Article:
Wednesday, June 29, 2016

Swan Lake

Wearing: Asos collar, Miss Shop t-shirt, thrifted jeans and Dr Martens boots. 

Lately I've been pre-occupied with styling everything within my wardrobe and abstaining from the purchase of new clothes. For example, red lipstick changes everything, as do the swans on my detachable collar from Asos. Today I collected images from old issues of Australian Geographic, organised my room and listened to podcast. During one of these podcasts, in an interview someone used swans as part of a really great analogy. While they look so relaxed and graceful on the surface, underneath they're madly paddling in order to get anywhere. I'm pretty sure this was in reference to social media in some way or another but it seemed serendipitous that I should find those words now, at this moment in time.  
These two new fossils were given to me by a friend on the Dinosaur Dreaming dig who had them in his car (he often goes to the beach to look for fossils). The one on the left is the inner ear bone, possibly belonging to a porpoise but we're not too sure what the origin of the other is.

Tuesday, June 28, 2016


Basically I don't know what function this site serves anymore, since there are instagram accounts which are wonderful terms in order to find new designers, but establishments who train them with fully functioning websites. I'm not ashamed to say that I'm slowly falling out of love with blogging because I am losing an audience, since David Lynch has plainly stated artists make art for the consumption of others and without an audience they would not be doing it. Not that I'm comparing myself to Lynch, it's just comforting for someone so successful who dabbles in so many types of art to affirm that having an audience does not detract value from a body of work or the artist producing it. 

I do think I'd like to get back to this blog's roots, which served as a platform for me to discuss brands with whom I was interested in, and extend that to fashion movements. We'll start with Pearly Kings and Queens, simply because it's been on my to-do list for a while now and I'm finding myself more and more drawn to what is DIY and handmade. That is, why I loved the ramshackle world of fashion blogging in the first place and time and time again find myself firmly opposed to the consumer, streamline, minimalist aesthetic of Bloglovin' and instagram accounts filled with brunch pictures. Give me colour, give me texture, give me liberty and give me madness any day of the week.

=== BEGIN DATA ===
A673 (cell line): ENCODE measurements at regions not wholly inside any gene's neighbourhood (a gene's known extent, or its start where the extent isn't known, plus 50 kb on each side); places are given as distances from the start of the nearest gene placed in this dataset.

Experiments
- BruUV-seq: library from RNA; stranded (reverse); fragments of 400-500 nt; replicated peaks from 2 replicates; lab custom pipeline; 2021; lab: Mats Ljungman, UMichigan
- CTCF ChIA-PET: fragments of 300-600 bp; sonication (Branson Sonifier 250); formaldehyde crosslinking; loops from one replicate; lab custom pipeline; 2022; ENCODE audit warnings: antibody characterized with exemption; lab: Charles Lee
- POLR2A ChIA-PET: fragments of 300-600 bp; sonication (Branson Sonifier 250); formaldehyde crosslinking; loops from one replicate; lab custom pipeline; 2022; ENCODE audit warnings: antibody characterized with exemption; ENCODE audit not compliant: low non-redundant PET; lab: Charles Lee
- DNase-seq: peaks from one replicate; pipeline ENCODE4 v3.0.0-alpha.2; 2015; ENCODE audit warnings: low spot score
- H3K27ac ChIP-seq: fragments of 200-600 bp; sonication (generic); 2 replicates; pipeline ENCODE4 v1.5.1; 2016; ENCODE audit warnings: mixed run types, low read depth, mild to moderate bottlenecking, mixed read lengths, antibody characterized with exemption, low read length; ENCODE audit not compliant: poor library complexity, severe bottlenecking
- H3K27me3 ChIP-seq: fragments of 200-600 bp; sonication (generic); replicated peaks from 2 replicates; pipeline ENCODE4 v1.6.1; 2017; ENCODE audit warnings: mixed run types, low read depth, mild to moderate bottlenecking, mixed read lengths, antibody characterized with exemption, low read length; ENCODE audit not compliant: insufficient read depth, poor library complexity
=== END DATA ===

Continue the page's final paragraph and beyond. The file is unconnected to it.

1 & 7- Magdalena Perks wordpress. 2-
The Pearlies. 3- Telegraph. 4, 5 & 6- via pinterest. 9- Katie Bowkett. 10- The Pearly Society. 11- The Top Note.

Monday, June 27, 2016

Cotton Candy

Some girls dream of becoming Katy Perry in California Girls, sitting atop a fluffy pink cloud, but then there are the Susie Bubble's of this world who BECOME the fluffy pink cloud. Guess which one I'd prefer?

1- Björk, 2 & 3- Molly Goddard, 4- ShopFloorWhore and 5- Susie Bubble wearing Molly Goddard.

Saturday, June 25, 2016

Man Repeller

Wearing: Asos bow neck tie, thrifted jeans and blouse and Miu Miu clogs.

man repeller
outfitting oneself in a sartorially offensive way that will result in repelling members of the opposite sex. Such garments include but are not limited to harem pants, boyfriend jeans, overalls, shoulder pads, full length jumpsuits, jewelry that resembles violent weaponry and clogs.

Clogs? tick. Baggy oversized jeans bought at a thrift store for two dollars? tick. Confusing neck tie restricting access to the neck and shoulder blades? tick. This outfit lacks jewelry doubling as violent weaponry. This might be one of my best "man repelling" outfits to date, however, I cannot use that term in good conscious without acknowledging Leandra Medine's revisions. Without compromising our sense of humor, level of intellectual, our interest in fashion, or compromise what it means to be "a feminist" (which means nothing more and nothing less than believing all gender deserves equal rights). Not compromising our right to choose, and spending paychecks... a refusal to compromise your right. Period. 

An interest in fashion does not minimise your intellect, a sense of humor is highly regarded, being proud to be yourself (but not too proud to improve yourself, as to remove the ego) and a little bit of selflessness.